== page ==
Developing Community-Based Afterschool Programs for Prevention and Promotion with Youth Abstract Prevention activities targeting substance use and other problem behaviors are becoming increasingly difficult to integrate into school settings due to rising demands for educational testing and accountability for student achievement (Mahoney &Zigler, 2006). Moreover, schools serving children most in need of intervention to help prevent youth substance use and problem behavior often have little additional time and/or resources to focus on student interpersonal skills and adjustment (Kam, Greenberg, &Walls, 2003). With increasing numbers of youth spending time in afterschool settings, community-based afterschool represents a unique and potentially powerful avenue for preventing youth risk for substance use and problem behavior and for promoting youth prosocial behavior and skills. In addition, intervention in afterschool offers the promise for sustainability and broader dissemination of staff development approaches using fairly economic consultation and training approaches. Clearly, establishing effective practices in afterschool programs has important public health implications (Kellam, Koretz, &Moscicki, 1999). Although systematic research focusing on prevention and promotion in afterschool has only recently begun to emerge, initial findings suggest that structured and supervised settings are associated with risk prevention for substance use and other problem behavior and with enhanced youth bonding to school, academic achievement, social skills, positive self-perceptions, and identity (Belgrave et al., 2000;Durlak &Weissberg, 2007;Gottfredson et al., 2004;Larson, 2000;Lerner, 1995, 2005). This project proposes a "science-migration" study,that is testing a school-based approach found to have longitudinal effects upon substance abuse, aggression, and internalizing behavior in afterschool programs. Over the past 40 years since its inception, the Good Behavior Game (GBG) has emerged as an effective approach for reducing behavior problems and substance abuse among youth (Baer et al., 1968;Furr-Holden et al., 2004;Ialongo et al., 1999). This randomized efficacy study of afterschool programs will examine the effects of GBG on substance use and other problem behaviors and on positive behaviors in youth. The latter is particularly significant because previous research has demonstrated that shared norms, supportive relationships with adults and association with conventional peers are all factors related to reduced problem behavior and substance use (Ayers et al., 1999;Elliott, Huizinga, &Menard, 1989;Huizinga et al., 2003), and are specifically cultivated through the cooperative game. The project will involve approximately 72 afterschool programs, primarily in Pennsylvania, from urban and rural locales with participants of diverse racial-ethnic backgrounds (e.g., African American, Latino, and White) randomly assigned to receive program support and coaching or treatment as usual. The study, designed to advance research and practice in prevention of substance use and aggression in community-based afterschool, will examine intervention outcomes, moderators of program effectiveness, and hypothesized mechanisms of change.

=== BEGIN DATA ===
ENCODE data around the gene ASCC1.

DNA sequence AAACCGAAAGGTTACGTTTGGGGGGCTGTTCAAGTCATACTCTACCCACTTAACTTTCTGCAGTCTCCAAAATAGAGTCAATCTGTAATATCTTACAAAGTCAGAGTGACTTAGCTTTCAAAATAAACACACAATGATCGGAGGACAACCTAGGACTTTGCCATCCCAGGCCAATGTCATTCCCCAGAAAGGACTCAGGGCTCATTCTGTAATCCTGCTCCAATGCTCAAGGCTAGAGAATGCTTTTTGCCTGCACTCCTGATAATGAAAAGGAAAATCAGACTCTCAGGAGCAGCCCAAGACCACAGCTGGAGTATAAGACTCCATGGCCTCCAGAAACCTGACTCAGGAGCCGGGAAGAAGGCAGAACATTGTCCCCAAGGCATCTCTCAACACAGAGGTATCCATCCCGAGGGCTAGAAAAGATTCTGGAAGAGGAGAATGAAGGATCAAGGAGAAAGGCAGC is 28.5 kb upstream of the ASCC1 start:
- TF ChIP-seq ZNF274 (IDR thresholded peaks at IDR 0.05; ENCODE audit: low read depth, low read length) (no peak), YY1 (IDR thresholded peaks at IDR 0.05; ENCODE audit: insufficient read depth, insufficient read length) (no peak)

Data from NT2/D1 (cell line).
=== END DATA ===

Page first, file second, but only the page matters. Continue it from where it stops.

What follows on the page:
Public Health Relevance